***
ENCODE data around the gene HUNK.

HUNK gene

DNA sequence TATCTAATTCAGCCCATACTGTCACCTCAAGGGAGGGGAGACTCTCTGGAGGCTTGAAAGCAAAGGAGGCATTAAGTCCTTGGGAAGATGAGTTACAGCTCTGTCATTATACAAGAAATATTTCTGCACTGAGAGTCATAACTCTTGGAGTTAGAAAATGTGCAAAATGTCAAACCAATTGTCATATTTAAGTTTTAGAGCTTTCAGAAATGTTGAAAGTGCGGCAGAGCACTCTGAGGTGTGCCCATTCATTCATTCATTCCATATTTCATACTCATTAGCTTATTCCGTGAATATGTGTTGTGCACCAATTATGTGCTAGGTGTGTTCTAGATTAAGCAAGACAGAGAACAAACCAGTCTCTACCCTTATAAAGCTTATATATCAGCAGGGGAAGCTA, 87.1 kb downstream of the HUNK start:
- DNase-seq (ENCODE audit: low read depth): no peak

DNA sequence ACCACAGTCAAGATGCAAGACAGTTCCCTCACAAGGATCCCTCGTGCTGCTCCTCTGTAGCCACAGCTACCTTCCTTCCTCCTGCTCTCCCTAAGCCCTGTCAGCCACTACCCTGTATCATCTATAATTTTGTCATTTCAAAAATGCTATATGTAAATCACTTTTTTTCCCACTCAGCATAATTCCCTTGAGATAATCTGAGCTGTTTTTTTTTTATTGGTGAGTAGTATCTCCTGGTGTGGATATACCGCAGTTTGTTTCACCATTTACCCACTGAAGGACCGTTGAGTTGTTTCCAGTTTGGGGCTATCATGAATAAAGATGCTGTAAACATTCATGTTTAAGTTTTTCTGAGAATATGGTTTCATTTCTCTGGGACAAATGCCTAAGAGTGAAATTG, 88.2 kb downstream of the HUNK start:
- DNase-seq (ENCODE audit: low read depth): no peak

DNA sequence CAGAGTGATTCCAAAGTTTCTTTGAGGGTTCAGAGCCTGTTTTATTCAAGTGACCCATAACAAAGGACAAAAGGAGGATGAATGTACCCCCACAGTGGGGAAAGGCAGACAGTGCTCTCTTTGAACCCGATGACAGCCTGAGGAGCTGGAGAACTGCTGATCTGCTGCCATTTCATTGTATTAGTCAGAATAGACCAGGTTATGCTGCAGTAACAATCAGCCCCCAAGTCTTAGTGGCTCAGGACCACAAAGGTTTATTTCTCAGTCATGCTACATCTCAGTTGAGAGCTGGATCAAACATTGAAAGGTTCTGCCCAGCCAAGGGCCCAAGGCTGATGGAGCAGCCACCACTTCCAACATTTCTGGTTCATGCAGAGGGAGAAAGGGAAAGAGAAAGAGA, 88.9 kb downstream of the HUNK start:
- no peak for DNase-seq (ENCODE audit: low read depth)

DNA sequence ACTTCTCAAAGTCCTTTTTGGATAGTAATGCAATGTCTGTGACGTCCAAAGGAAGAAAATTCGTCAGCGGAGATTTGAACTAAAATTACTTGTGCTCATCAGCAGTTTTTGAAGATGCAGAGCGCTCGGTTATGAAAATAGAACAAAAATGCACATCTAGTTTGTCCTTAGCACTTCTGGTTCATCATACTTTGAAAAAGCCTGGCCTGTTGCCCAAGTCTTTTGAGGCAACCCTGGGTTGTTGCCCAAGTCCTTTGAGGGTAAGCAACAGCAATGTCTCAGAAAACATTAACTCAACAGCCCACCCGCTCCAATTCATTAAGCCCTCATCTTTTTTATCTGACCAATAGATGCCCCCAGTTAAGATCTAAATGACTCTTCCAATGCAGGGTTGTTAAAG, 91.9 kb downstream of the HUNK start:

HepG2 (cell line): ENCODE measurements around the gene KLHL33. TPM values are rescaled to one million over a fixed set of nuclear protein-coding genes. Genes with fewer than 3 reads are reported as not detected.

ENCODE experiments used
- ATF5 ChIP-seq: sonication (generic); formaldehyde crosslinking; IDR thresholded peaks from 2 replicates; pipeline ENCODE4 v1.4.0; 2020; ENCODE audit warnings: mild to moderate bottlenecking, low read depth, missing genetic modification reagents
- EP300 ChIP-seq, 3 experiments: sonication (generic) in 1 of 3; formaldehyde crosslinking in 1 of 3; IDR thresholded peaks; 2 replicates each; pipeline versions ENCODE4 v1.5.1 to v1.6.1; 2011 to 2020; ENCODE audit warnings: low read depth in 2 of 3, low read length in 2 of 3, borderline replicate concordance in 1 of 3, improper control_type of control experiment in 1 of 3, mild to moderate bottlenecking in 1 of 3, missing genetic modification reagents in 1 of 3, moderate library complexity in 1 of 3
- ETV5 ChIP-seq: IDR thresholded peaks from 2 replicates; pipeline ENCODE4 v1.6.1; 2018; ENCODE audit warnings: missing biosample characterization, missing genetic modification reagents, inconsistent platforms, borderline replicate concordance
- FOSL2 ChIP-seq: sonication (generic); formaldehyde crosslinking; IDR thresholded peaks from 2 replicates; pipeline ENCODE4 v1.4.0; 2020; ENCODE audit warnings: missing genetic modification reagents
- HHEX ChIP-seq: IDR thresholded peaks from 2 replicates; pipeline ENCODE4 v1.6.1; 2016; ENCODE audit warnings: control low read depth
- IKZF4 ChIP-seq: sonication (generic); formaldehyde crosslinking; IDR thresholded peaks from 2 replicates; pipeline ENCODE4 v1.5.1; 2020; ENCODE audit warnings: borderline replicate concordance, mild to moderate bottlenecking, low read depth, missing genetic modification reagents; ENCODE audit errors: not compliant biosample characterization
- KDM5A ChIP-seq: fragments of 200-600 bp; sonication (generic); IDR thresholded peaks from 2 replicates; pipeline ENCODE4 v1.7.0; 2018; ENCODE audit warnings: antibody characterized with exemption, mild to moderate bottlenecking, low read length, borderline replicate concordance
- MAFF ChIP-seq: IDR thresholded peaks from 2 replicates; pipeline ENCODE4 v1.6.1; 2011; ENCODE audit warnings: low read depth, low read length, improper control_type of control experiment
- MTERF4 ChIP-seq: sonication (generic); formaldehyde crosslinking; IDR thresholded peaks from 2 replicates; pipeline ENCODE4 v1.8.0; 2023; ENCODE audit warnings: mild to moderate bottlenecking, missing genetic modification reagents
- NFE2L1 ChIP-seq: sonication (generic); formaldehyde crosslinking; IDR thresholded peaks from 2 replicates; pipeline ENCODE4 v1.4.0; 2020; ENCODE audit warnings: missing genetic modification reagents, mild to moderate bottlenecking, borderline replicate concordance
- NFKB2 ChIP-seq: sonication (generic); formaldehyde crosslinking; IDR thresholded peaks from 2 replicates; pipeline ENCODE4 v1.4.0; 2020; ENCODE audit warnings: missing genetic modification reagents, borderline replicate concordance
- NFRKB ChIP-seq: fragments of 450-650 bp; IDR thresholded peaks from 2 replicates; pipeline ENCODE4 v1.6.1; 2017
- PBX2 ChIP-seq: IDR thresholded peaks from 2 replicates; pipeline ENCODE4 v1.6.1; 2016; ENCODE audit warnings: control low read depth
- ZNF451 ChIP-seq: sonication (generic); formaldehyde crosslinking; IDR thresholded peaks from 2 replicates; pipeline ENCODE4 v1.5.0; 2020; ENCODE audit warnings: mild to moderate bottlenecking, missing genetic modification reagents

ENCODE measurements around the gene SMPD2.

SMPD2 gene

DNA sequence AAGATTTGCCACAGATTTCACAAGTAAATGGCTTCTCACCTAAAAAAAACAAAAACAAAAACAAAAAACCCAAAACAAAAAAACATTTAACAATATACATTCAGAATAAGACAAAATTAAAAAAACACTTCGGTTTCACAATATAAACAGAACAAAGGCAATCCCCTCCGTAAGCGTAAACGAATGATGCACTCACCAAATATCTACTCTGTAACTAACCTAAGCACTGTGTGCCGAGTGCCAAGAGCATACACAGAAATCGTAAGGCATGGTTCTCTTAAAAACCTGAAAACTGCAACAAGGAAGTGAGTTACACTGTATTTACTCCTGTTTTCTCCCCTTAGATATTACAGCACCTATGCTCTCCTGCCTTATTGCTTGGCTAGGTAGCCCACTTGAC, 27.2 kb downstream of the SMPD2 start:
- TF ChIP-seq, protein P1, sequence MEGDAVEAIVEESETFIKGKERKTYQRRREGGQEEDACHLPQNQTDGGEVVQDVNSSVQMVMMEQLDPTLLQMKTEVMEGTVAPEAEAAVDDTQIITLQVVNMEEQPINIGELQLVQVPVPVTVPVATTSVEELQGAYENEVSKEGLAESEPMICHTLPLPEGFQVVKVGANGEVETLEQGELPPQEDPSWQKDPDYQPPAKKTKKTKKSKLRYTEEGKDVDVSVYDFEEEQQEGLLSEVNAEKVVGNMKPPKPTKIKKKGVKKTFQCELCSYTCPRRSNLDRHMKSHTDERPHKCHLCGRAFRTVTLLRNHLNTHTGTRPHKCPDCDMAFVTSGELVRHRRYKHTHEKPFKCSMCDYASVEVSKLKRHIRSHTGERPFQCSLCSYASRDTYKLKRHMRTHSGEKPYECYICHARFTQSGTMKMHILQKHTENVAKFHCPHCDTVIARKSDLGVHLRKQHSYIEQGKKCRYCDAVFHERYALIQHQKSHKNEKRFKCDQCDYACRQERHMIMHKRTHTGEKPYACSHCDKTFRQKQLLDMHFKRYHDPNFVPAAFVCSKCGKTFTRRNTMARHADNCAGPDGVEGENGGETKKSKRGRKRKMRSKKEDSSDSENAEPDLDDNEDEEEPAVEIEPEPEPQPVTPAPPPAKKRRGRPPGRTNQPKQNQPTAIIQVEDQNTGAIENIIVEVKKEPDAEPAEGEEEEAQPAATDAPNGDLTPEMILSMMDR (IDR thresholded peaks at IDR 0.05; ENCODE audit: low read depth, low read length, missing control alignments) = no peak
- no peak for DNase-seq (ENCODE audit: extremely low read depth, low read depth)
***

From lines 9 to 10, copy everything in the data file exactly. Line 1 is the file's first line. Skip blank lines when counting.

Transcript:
DNA sequence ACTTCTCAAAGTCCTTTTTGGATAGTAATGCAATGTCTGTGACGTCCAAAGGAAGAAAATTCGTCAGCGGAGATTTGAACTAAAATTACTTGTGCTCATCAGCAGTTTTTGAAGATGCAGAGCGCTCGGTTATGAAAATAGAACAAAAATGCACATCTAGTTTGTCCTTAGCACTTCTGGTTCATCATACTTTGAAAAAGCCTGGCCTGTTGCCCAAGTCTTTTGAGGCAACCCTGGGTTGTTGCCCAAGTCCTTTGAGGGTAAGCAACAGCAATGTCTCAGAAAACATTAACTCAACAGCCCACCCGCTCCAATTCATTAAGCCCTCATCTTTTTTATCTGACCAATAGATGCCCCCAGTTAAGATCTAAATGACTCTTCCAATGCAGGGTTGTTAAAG, 91.9 kb downstream of the HUNK start:

HepG2 (cell line): ENCODE measurements around the gene KLHL33. TPM values are rescaled to one million over a fixed set of nuclear protein-coding genes. Genes with fewer than 3 reads are reported as not detected.